by Coach Nicole Odell, NEO Endurance Sports & Fitness
I’ve had my Stryd power meter for a couple months now, have been training with it, and now have done a few races with it. Let’s take a look at the race data.
Race #1: Rescue Run, Jan 1, 2017
This is a 10k race that was partially paved and partially packed dirt trail. It was quite hilly – the first mile was pretty much all uphill on the park road, the next 4 are rolling, and the last mile is back down the asphalt hill.
My goal for this race was just to run it hard, knowing I had to be careful on the first hill. It was my first time running the race (but not my first time in that park), so I had an idea of the course, but wasn’t exactly sure what would come around each bend. I ran by feel to see what the power numbers would turn out to be.
What we see with that is my power increases on the uphill segments and decreases on the downhill, as is expected. My form power (running in place power) actually goes up when I’m on downhill segments, so I could probably work to make myself a little “lighter” on the downhills, as in those segments, my form power is a higher percentage of my total power.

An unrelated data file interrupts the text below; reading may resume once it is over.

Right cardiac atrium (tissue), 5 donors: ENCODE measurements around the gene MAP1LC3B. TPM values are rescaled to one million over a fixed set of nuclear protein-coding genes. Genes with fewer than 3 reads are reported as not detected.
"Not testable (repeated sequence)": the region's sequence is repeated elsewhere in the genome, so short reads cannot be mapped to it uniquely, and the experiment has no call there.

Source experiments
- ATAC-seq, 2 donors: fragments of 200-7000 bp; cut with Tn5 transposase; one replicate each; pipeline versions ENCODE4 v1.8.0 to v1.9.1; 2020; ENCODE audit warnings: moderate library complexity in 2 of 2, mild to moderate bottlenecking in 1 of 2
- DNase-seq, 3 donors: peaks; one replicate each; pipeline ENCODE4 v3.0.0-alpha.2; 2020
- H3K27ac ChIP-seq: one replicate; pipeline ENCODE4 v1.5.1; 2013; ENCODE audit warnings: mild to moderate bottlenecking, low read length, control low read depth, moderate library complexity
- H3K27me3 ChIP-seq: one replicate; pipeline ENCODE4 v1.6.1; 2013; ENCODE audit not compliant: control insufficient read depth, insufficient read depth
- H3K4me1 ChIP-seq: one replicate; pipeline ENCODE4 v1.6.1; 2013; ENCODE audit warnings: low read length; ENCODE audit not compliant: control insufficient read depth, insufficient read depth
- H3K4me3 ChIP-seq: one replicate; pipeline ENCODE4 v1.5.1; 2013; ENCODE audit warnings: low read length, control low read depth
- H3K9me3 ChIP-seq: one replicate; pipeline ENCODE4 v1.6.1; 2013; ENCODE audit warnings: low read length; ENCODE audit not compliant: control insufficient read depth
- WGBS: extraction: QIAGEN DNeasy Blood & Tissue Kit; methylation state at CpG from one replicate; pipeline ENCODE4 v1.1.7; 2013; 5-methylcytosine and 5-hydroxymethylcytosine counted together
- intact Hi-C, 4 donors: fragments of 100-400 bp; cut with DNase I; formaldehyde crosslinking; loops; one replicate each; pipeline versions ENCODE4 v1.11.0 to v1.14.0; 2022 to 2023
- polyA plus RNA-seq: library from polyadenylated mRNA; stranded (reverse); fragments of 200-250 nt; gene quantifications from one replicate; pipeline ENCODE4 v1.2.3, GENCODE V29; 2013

I had Adam Heaney of Stryd take a look at this race data, and he was able to identify that I seemed to run with the terrain instead of by power (correct). I also was interested in how form power varies from total power, and he said typically in the range of 20-30%, and I was around 30%, so there is room for improvement there.
Race #2: Life Time Fitness Indoor Tri, Jan 8, 2017
This was a 20 minute treadmill run after a 10 minute swim and a 30 minute bike. While I was probably a little conservative to start, I gave it “a good run” and ramped up the pace across the duration. There are a couple interesting things here. First, my form power stays relatively steady across the whole effort once I get settled in. As expected, power gradually increases with increasing pace as well. But what’s interesting here is the little bit of undulation in my power towards the end… My only explanation at this time would be that I was changing up my stride a bit as the treadmill was getting faster, as I can see some variation in the ground contact time and vertical oscillation data there as well.
While I should have had a specific power target for pacing, as I’d done my critical power test on a treadmill, I was more focused on pace instead. Average power was 248W, and at the upper end of my Z4.
Read the full article and analysis here